Circulating tumor cell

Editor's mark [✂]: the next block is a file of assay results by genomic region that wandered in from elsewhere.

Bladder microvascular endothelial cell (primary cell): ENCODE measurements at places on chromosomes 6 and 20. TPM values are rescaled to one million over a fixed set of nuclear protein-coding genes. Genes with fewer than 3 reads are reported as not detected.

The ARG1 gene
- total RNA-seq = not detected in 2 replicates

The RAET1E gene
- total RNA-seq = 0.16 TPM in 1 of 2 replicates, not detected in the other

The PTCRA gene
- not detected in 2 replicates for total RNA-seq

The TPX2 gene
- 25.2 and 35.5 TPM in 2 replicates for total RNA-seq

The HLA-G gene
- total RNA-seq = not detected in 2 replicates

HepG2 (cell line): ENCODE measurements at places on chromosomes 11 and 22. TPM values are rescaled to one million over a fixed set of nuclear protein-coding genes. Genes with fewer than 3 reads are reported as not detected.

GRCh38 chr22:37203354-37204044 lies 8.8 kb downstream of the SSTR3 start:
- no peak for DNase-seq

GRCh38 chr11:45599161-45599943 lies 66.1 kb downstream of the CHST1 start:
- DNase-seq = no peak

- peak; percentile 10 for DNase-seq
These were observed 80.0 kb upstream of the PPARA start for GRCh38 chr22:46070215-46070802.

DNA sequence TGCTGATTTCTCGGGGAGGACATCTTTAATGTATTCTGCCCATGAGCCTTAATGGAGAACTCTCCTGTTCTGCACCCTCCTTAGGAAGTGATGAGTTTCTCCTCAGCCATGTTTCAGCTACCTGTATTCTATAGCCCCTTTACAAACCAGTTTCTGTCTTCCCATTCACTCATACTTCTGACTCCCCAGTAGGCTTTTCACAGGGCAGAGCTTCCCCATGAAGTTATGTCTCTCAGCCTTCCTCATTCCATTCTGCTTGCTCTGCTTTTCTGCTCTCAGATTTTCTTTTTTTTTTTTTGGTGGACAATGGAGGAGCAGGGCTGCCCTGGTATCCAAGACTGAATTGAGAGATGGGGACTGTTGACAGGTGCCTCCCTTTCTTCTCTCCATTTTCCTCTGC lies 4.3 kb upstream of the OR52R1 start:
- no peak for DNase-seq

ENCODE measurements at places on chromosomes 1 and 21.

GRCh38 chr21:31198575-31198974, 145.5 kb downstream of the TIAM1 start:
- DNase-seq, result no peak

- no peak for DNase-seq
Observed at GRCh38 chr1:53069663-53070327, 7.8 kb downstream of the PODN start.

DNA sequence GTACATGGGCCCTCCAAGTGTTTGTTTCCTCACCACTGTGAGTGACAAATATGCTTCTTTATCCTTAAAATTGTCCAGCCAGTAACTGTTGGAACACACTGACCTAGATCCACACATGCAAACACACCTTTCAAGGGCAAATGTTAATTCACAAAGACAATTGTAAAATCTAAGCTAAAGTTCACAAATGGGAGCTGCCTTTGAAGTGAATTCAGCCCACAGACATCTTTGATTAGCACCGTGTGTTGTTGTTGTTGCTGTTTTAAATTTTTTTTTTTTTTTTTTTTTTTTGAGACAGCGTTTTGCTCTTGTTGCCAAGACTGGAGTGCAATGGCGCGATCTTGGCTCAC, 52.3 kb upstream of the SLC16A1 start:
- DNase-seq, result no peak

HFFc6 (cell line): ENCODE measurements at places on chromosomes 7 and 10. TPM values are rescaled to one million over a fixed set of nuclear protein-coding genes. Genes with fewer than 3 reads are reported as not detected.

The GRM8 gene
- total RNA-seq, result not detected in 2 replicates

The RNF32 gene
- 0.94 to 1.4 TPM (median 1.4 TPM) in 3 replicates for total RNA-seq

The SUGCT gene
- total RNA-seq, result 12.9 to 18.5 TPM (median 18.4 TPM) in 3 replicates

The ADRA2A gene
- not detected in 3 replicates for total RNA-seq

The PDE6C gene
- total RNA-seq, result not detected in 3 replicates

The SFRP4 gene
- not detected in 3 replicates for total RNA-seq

Circulating tumor cells (CTCs) are cells that have shed into the vasculature from a primary tumor and circulate in the bloodstream. CTCs thus constitute seeds for subsequent growth of additional tumors (metastasis) in vital distant organs, triggering a mechanism that is responsible for the vast majority of cancer-related deaths.CTCs were observed for the first time in 1869 in the blood of a man with metastatic cancer by Thomas Ashworth, who postulated that “cells identical with those of the cancer itself being seen in the blood may tend to throw some light upon the mode of origin of multiple tumours existing in the same person”. A thorough comparison of the morphology of the circulating cells to tumor cells from different lesions led Ashworth to conclude that “One thing is certain, that if they [CTC] came from an existing cancer structure, they must have passed through the greater part of the circulatory system to have arrived at the internal saphena vein of the sound leg”.The importance of CTC's in modern cancer research began in the mid 1990's with the demonstration [J. Uhr, UT-Dallas, L. Terstappen and P. Liberti, Immunicon, Philadelphia] that CTC's exist early on in the course of the disease. Those results were made possible by exquisitely sensitive magnetic separation technology employing Ferrofluids (colloidal magnetic nanoparticles) and high gradient magnetic separators invented by Liberti at Immunicon and motivated by theoretical calculations by Liberti and Terstappen that indicated very small tumors shedding cells at less than 1.0 % per day should result in detectable cells in blood. A variety of other technologies have been applied to CTC enumeration and identification since that time.Modern cancer research has demonstrated that CTCs derive from clones in the primary tumor, validating Ashworth's remarks. The significant efforts put into understanding the CTCs biological properties have demonstrated the critical role circulating tumor cells play in the metastatic spread of carcinoma.Furthermore, highly sensitive, single-cell analysis demonstrated a high level of heterogeneity seen at the single cell level for both protein expression and protein localization and the CTCs reflected both the primary biopsy and the changes seen in the metastatic sites. Tissue biopsies are poor diagnostic procedures: they are invasive, cannot be used repeatedly, and are ineffective in understanding metastatic risk, disease progression, and treatment effectiveness. CTCs thus could be considered a “liquid biopsy” which reveals metastasis in action, providing live information about the patient’s disease status. Analysis of blood samples found a propensity for increased CTC detection as the disease progressed in individual patients. Blood tests are easy and safe to perform and multiple samples can be taken over time. By contrast, analysis of solid tumors necessitates invasive procedures that might limit patient compliance. The ability to monitor disease progression over time could facilitate appropriate modification to a patient's therapy, potentially improving their prognosis and quality of life.To this end, technologies with the requisite sensitivity and reproducibility to detect CTCs in patients with metastatic disease have recently been developed.